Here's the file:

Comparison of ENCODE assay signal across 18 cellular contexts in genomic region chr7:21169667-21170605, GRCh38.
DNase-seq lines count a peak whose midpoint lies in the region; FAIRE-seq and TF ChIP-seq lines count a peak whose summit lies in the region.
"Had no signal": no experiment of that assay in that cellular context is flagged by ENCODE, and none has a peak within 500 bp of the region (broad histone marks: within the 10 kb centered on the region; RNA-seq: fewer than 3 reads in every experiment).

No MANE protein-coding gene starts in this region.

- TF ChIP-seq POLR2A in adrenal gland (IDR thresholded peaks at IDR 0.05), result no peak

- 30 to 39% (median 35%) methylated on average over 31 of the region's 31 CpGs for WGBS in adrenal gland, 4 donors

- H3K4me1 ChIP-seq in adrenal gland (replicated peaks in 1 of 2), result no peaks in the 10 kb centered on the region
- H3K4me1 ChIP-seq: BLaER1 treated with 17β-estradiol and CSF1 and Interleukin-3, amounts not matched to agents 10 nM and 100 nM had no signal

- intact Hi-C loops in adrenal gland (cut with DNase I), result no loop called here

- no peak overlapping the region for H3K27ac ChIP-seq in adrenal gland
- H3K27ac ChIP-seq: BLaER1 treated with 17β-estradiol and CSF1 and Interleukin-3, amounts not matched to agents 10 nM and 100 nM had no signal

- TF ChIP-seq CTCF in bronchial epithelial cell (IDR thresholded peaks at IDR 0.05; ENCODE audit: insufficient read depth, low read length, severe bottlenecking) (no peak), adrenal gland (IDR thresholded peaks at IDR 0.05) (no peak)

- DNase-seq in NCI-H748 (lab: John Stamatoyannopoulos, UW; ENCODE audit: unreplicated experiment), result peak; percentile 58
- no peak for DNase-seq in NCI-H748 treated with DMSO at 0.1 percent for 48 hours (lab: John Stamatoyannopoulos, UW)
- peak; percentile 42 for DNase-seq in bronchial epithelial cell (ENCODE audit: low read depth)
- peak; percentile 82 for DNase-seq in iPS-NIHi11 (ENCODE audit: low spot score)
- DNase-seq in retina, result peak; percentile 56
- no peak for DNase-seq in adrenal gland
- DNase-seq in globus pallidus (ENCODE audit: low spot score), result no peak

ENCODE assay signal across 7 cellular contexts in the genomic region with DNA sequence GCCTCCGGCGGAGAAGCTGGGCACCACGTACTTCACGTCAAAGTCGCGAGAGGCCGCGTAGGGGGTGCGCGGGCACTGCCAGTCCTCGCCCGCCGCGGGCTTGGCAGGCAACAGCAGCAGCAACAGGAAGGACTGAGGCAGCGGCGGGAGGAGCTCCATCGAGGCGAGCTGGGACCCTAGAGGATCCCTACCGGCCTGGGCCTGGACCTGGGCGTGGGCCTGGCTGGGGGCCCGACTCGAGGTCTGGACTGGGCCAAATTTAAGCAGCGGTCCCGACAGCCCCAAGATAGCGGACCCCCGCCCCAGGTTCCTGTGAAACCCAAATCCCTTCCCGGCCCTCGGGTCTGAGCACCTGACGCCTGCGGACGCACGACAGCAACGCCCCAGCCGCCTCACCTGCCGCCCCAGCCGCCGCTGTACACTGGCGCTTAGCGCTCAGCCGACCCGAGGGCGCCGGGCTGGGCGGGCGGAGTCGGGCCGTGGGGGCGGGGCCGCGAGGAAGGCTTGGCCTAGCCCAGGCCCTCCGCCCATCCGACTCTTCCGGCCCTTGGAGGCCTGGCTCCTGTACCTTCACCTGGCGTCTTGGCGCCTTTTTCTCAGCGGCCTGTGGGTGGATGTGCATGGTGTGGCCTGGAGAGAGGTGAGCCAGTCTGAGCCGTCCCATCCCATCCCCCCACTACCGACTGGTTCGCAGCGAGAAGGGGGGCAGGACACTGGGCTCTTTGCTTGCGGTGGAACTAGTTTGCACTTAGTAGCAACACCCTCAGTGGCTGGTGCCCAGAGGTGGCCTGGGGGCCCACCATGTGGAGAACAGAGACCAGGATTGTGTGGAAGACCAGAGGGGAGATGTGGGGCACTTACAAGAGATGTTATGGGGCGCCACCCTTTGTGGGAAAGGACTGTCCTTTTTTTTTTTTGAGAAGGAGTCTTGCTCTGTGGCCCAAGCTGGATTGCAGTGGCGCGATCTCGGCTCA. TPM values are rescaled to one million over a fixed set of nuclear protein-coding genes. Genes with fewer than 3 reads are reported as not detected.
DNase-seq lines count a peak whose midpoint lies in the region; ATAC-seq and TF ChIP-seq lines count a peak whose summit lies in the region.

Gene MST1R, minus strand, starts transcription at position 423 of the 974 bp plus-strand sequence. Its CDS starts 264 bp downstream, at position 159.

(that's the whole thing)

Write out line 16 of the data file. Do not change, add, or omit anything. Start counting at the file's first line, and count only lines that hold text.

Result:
- peak; percentile 82 for DNase-seq in iPS-NIHi11 (ENCODE audit: low spot score)